Cash Transfers or in Kind Transfers

Introduction

It is a common economic argument that cash transfers are better than in kind transfers when deciding how to assist the poor. This statement is based on certain assumptions and can be rendered invalid if the assumptions do not exist. The paper shall look at the traditional economists’ argument and its criticisms.

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The argument

Economists usually assert that cash transfers are better than in kind ones because they offer the recipient a wider array of options and this is generally a good thing. In order to understand this assertion, one can use the following example: A certain government has opted to give a particular low income earner (person P) in kind transfers worth $1000 of food. The economic implications of such a position can be best understood through a graph of other non food items (y axis) that P would have bought with the $ 1000 if he had been given cash transfers versus the amount of food (x axis) that the person can get through a one dimensional in-kind transfer. (Samson & Niekerk, 2006)

Graph of non food items versus food
Graph of non food items versus food. Source: Samson, M. & Niekerk, I. (2006). Implementing and designing social transfer programs. Cape Town, SA: EPRI

The latter graph is generally known as a budget line paragraph and if person P had not been given any assistance, then he would have to operate under line AB. In other words, A is the maximum amount of non food items that he can purchase with his own earnings. This can occur if he decided not to buy any food item at all. On the other hand, the maximum amount of food that he could buy if he received no government assistance and decided not to buy any other non food item is B. The budget line for having food only is OB and for non food items is OA. However, if this person got an in kind transfer of food only, then he would be able purchase more food than when he was on his own as shown under line OE. This implies that under the new arrangement, his budget line shifts to ACE because he still continues to buy non food items using his own money and as earlier indicated, his limit was A but because he has now been given more food then the budget line has expanded to E thus becoming ACE. On the other hand, if he had been given a cash transfer, then the range of non food items that he could buy would have increased and so would the range of food items that he could buy. The budget line would therefore shift from A to position D in the y axis (he can now spend more on non food items) and position E from B in the x axis. The budget line for cash transfer would therefore become DCE. Therefore, person P would be able to have a wider array of options since he can buy more non food items. The line CD represents that extra choice that this poor person is able to get through cash transfers than in kind transfers. This implies that according to economists, cash transfers are much better than in kind ones. (Samson & Niekerk, 2006)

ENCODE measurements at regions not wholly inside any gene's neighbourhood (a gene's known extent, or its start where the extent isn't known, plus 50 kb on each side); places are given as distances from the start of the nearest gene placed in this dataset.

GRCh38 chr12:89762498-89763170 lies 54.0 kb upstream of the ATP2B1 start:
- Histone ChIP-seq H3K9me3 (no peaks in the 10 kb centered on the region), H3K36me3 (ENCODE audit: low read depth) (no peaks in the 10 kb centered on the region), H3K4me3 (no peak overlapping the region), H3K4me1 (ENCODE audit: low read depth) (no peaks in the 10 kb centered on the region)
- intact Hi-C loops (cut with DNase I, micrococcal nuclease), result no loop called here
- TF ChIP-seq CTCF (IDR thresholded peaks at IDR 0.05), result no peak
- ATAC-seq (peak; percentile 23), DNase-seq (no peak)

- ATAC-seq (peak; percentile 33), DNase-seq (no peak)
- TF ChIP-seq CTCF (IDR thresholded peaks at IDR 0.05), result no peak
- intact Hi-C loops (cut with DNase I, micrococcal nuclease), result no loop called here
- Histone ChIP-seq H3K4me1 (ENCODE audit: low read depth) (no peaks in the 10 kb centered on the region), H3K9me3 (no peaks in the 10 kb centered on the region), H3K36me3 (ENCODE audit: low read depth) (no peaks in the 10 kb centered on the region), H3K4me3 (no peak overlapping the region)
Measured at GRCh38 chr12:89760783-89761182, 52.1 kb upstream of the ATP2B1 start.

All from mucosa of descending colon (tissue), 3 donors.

In terms of an entire nation, the effect of cash transfers and in kind transfers can be compared through National Census Bureau Statistics released in 1978